Aug 21, 2010 at 4:56 pm #1262494
Isn't packrafting really a subdivision of ultralight or packable personal watercraft?
Surely it is not limited to rafts, which are little more than glorified innertubes with floors where your butt soaks in a puddle while it bounces over the rocks – or at least that has been my experience with them.
Maybe we should expand our horizons a bit beyond rafts to include any packable, lightweight personal watercraft.Aug 21, 2010 at 9:04 pm #1639401
What ultralight, packable personal watercraft are there besides rafts? Inner tubes? I think I saw an inflatable kayak once.Aug 21, 2010 at 10:20 pm #1639419Aug 23, 2010 at 8:57 am #1639749
I'm thinking there might be an alternative to the not-quite-boats like boogie boards and rafts. I guess I'll have to work that out.Aug 24, 2010 at 5:02 am #1639949
@dteneyLocale: Somewhere in the Alps
A good example of the use of such a watercraft is the expedition of Mike Horn along the Amazon. He crossed the Andes to the source of the Amazon, carrying his hydrospeed, then floated along the river to the east coast of south america. From what I know this was a specially manufactured boat in which he could store his equipment.Aug 24, 2010 at 11:26 am #1640055
@davecLocale: Crown of the Continent
Vick, it sounds like you haven't paddled a real packraft (which at the moment only equal Alpackas, or the NRS boat).
I would indeed argue that the weight, packability, versatility, and range of water that can be navigated in a packraft make them a functionally different category of boat. They look like other craft, but they way they let you travel in the wilderness is quite different.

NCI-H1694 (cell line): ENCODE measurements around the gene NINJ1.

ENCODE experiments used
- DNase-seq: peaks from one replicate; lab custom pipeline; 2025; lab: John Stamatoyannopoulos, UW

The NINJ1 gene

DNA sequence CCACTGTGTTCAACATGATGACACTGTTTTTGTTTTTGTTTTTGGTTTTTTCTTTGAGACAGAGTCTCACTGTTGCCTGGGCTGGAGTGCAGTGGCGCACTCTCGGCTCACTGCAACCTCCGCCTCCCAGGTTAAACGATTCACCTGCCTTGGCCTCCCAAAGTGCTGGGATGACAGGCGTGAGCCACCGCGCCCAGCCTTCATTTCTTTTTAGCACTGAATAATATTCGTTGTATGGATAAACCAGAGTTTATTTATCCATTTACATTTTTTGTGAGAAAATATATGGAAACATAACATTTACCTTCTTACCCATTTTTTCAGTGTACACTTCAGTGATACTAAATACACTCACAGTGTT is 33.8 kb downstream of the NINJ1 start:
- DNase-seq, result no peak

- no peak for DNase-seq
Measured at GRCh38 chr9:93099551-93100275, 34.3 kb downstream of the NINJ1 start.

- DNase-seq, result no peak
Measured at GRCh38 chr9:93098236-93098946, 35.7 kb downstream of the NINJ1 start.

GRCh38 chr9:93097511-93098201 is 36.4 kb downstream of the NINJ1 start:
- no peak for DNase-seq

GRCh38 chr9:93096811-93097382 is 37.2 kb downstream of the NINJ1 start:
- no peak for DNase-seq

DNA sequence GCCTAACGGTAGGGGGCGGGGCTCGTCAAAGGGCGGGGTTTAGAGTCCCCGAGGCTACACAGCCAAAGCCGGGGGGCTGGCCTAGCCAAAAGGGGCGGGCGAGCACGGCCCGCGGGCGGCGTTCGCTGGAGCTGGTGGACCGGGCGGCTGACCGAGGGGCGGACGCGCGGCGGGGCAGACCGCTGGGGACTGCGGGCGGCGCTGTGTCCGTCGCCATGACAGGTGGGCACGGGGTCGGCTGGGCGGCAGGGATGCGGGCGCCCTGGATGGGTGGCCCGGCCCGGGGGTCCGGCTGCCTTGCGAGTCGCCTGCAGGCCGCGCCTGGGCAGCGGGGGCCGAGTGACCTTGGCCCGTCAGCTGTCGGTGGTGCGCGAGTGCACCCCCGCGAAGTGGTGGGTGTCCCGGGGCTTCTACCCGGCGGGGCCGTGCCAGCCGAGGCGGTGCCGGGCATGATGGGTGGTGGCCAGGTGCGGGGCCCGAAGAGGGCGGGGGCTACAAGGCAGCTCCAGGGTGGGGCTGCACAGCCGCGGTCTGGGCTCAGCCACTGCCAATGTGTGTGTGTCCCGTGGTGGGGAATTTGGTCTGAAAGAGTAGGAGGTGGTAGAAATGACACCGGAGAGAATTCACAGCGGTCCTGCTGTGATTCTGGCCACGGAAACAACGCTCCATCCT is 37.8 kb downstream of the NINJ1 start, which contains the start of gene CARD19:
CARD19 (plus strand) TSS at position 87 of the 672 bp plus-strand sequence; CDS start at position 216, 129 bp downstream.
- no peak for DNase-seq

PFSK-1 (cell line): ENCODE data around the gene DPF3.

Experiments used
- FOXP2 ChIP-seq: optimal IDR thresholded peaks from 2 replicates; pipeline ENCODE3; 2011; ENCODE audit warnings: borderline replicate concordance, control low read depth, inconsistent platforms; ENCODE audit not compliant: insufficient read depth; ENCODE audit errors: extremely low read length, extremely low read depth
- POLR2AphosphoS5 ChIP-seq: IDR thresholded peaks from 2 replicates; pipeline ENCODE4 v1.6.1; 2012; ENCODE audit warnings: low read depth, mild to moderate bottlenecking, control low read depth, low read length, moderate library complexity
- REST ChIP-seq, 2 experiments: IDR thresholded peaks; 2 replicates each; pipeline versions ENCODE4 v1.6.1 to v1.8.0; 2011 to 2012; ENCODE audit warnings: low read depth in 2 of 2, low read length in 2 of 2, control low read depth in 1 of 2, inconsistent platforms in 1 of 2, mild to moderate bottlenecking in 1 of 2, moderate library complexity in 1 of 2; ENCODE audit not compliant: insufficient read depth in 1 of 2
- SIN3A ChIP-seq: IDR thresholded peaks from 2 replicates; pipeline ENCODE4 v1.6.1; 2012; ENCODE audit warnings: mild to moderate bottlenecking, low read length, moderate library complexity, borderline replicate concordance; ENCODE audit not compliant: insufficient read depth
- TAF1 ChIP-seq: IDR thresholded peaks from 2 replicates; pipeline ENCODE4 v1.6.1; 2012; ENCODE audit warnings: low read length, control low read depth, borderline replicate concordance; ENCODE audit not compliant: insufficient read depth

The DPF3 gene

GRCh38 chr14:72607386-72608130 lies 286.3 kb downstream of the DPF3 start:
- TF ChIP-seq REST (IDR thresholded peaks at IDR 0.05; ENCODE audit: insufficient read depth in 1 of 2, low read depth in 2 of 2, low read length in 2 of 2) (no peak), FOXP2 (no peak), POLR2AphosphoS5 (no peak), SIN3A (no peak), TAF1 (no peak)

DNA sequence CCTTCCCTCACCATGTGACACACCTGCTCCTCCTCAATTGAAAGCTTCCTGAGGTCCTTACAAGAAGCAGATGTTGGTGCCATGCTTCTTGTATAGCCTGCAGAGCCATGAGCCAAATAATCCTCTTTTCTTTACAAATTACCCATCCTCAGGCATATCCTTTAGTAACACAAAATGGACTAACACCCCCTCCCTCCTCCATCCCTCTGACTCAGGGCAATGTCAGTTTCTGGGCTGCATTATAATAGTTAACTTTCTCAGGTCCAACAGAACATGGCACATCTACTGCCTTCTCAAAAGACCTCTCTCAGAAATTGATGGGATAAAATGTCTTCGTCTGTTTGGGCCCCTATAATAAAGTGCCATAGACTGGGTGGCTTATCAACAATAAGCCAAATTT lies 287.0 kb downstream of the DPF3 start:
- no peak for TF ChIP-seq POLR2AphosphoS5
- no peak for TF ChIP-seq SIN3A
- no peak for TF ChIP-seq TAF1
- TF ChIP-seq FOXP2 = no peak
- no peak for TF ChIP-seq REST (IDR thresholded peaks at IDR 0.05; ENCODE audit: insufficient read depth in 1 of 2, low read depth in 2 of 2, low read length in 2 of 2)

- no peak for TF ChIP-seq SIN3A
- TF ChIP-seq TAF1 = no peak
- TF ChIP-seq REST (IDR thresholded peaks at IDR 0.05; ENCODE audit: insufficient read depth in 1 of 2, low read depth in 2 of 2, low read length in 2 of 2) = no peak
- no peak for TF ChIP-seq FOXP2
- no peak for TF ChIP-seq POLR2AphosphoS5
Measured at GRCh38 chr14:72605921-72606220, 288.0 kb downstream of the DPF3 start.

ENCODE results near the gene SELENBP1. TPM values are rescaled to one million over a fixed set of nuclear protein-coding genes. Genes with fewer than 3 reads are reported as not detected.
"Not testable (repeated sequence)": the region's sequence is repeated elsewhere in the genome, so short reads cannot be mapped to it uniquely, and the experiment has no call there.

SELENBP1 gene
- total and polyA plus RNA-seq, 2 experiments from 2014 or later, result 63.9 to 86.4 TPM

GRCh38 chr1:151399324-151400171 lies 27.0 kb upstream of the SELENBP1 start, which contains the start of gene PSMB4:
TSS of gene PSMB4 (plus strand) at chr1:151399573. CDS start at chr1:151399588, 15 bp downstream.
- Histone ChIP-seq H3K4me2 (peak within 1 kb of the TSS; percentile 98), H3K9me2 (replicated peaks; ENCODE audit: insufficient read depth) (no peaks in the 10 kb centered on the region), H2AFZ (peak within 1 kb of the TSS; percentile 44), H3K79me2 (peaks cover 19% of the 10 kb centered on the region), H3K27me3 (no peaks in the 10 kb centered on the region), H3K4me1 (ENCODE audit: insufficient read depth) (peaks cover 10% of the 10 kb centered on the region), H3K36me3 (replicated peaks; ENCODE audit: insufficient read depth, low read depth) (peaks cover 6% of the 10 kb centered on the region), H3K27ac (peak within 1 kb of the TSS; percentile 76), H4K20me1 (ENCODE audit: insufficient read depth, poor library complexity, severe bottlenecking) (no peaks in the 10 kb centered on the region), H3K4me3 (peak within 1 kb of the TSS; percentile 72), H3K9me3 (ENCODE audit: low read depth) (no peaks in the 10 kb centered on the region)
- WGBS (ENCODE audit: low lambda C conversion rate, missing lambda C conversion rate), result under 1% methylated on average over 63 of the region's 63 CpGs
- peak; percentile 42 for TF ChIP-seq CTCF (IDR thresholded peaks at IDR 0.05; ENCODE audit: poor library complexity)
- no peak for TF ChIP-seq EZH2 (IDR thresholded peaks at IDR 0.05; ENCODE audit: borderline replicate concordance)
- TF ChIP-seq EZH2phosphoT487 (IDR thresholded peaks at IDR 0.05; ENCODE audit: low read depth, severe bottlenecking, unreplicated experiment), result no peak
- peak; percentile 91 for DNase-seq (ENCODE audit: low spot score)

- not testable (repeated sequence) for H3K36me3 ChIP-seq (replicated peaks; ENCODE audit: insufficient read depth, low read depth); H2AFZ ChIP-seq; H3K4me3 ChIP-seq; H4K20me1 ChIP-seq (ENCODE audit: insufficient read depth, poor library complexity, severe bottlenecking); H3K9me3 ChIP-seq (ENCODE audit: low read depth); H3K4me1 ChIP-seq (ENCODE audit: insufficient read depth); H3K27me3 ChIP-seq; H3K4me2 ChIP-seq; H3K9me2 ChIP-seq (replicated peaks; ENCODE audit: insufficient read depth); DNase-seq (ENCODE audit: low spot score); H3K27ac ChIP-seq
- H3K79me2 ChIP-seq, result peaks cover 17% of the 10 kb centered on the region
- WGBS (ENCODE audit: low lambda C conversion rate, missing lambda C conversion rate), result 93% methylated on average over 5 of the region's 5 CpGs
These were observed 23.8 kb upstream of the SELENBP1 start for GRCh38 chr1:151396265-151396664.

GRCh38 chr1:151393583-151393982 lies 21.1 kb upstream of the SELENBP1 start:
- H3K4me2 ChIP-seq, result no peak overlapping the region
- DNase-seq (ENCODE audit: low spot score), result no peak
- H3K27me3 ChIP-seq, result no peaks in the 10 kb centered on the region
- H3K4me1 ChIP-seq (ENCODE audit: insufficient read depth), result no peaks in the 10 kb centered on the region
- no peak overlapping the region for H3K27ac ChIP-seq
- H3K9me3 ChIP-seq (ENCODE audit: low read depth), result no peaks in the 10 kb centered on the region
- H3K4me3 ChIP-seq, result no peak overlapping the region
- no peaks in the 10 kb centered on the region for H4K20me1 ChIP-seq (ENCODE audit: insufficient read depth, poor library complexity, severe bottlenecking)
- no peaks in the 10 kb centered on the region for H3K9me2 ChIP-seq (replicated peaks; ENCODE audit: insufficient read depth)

Packrafts are like skis or mountain bikes in that they're efficient machines for moving through the landscape. All are utilitarian and amusing. Packrafts get special attention because they're the most efficient and universally applicable of technological aids to wilderness travel.
River boards are to packrafts as mountain unicycles are to mountain bikes.Aug 24, 2010 at 12:52 pm #1640079
has anyone considered using inflatable innertubes, or inflatable flotation devices. I've found several that are made tough and lightweight.Aug 24, 2010 at 1:46 pm #1640104
I have had one form of UL pack raft or another and inflatable canoes since the middle 70s. They are old tech (including 3# netweight, high pressure units). I have not tried an Alpacka or the new NRS raft, which are obviously top of the line and perform better than most other short-in-relation-to-width inflatables. On the other hand, I'm an experienced paddler, boat designer and builder so my expectations are pretty high.Aug 31, 2010 at 5:44 am #1641781
Alpacka rafts are a world away from inner tubes. Seriously tough, impressive little beasts!
AlFeb 7, 2011 at 1:54 pm #1693678
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